This year’s Annual Han’gŭl Festival will be celebrated on October 4th at the University of Hawai’i at Mānoa Center for Korean Studies. Two Korean organizations – Voluntary Agency Network of Korea (VANK) and Wanderers of Bibimbap – will showcase the culinary history and arts of Korea. These two groups of volunteers will spend additional time in Hawai’i spreading information about the island of Dokdo, which is currently the subject of a territorial dispute with Japan, and also demonstrating the making of bibimbap for local audiences.
This year’s event is supported by generous donations from the Korea Foundation and the Honolulu Consulate General of the Republic of Korea. Other sponsors are Korean Air, Dongbu Insurance, Korean American Foundation Hawaii, Ohana Pacific Bank, Korea Freedom Federation, and the National Unification Advisory Council of Korea.
Schedule of Events
Korean Essay and Speech Contest Participants include K-12 and college students Center for Korean Studies Saturday, October 4, 2014, at 9:00 A.M.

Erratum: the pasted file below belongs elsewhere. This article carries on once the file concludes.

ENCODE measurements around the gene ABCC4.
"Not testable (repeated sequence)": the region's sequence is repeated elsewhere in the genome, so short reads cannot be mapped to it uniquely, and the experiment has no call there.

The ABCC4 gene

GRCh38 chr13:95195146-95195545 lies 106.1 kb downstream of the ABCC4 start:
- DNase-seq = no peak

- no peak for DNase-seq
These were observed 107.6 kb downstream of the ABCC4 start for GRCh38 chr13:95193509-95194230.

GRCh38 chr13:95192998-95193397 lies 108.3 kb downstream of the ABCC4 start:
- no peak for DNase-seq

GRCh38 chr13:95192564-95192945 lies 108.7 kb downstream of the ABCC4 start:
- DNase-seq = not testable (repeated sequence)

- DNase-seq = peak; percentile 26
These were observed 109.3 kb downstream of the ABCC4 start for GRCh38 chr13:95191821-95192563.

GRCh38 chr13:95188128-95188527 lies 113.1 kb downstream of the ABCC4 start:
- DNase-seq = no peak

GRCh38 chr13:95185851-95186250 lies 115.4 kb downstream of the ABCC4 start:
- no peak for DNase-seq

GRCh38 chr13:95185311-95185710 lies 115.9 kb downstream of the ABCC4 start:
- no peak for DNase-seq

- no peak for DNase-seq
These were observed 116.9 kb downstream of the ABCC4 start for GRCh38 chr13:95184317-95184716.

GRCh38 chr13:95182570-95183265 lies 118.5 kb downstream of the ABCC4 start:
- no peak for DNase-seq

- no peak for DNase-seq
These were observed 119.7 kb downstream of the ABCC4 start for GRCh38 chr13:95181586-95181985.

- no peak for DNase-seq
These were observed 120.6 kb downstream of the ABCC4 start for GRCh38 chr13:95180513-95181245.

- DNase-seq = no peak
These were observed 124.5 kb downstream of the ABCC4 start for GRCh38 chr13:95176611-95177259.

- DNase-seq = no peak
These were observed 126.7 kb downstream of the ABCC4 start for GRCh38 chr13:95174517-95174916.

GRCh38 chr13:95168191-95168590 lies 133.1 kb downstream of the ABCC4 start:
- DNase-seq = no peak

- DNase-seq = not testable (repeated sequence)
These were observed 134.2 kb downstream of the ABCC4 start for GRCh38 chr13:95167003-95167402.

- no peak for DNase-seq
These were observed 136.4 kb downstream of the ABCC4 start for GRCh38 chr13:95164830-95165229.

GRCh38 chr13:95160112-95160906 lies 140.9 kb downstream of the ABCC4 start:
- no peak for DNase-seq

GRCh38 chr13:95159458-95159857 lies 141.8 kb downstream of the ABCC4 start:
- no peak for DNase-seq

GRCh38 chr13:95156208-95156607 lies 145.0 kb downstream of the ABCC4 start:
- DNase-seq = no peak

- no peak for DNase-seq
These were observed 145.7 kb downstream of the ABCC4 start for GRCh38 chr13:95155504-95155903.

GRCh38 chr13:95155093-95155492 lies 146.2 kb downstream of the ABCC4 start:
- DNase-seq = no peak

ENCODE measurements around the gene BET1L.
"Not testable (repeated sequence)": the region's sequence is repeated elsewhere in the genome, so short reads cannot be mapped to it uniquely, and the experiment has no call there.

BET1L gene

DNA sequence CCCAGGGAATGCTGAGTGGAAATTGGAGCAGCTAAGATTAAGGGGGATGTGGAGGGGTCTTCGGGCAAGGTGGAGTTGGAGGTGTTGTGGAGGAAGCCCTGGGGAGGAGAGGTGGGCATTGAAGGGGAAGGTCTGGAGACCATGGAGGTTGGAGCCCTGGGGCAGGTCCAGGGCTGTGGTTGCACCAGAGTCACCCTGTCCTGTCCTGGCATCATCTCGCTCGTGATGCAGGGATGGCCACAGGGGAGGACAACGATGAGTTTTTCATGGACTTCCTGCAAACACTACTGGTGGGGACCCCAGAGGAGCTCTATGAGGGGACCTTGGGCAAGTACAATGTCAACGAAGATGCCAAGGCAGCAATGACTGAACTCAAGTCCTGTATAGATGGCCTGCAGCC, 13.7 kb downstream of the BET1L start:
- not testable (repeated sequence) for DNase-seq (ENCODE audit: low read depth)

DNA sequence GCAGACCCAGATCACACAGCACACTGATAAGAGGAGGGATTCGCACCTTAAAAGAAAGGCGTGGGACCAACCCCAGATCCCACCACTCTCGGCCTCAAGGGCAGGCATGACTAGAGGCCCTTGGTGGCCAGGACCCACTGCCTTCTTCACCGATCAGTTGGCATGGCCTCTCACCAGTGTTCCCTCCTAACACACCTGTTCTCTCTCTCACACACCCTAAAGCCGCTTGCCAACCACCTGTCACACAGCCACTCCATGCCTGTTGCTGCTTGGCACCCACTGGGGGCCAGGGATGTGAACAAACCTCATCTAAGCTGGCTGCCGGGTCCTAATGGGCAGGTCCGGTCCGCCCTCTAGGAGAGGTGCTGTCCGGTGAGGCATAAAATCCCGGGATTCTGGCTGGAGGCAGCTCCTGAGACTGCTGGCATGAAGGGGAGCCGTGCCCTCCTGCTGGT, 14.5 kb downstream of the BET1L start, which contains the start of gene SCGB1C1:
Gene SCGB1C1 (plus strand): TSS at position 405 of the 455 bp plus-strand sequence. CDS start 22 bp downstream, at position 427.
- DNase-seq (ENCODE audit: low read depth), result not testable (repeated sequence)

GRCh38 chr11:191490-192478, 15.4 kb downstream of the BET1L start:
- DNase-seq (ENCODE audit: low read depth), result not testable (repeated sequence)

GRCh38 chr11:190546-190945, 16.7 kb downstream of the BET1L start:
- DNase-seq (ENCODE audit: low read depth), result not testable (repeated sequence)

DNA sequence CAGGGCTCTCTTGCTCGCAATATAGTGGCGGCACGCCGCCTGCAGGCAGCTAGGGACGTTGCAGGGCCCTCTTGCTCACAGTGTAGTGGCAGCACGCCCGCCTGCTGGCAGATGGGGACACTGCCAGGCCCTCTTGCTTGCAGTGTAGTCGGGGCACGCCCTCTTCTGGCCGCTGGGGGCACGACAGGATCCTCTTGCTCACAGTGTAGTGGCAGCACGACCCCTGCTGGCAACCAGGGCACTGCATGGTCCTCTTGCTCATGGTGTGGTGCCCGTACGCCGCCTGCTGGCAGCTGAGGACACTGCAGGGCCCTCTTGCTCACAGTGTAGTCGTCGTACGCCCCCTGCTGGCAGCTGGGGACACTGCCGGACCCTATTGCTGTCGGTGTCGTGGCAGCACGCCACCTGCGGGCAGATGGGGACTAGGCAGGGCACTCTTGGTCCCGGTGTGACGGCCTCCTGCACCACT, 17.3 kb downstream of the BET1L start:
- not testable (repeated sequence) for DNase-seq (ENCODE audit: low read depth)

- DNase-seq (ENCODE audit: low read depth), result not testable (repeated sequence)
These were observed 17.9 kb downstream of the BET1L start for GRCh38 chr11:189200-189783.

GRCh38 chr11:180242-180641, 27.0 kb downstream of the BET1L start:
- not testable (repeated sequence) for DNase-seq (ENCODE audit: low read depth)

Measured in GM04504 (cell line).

Nutritional value of Korean Bibimbap and Secrets of Its Taste Food demonstration and tasting by Wanderers of Bibimbap Center for Korean Studies Saturday, October 4, 2014, at 11:00 A.M.
Let’s Talk about the History of Korea VANK Presents a special lecture on the history of Korea University of Hawai’i at Mānoa Art Auditorium Wednesday, October 8, 2014, at 4:30 P.M.
Wanderers of Bibimbap (비빔밥 유랑단, www.beginyourbibimbap.com) consists of Korean college students who travel throughout the Americas, Europe, and Africa to promote the Korean staple bibimbap as a healthy food item for people around the world.
The organization Voluntary Agency Network of Korea, or VANK (http://korea.prkorea.com/wordpress/english/), spearheads numerous civilian diplomatic missions that help bring about a better understanding of Korea and Korean culture. With the sponsorship of the provincial government of Kyŏngsangbuk-do, VANK spreads a message of peaceful unification of the Korean peninsula.
For further information, contact Dong-Kwan Kong at firstname.lastname@example.org or call (808) 956‑8292.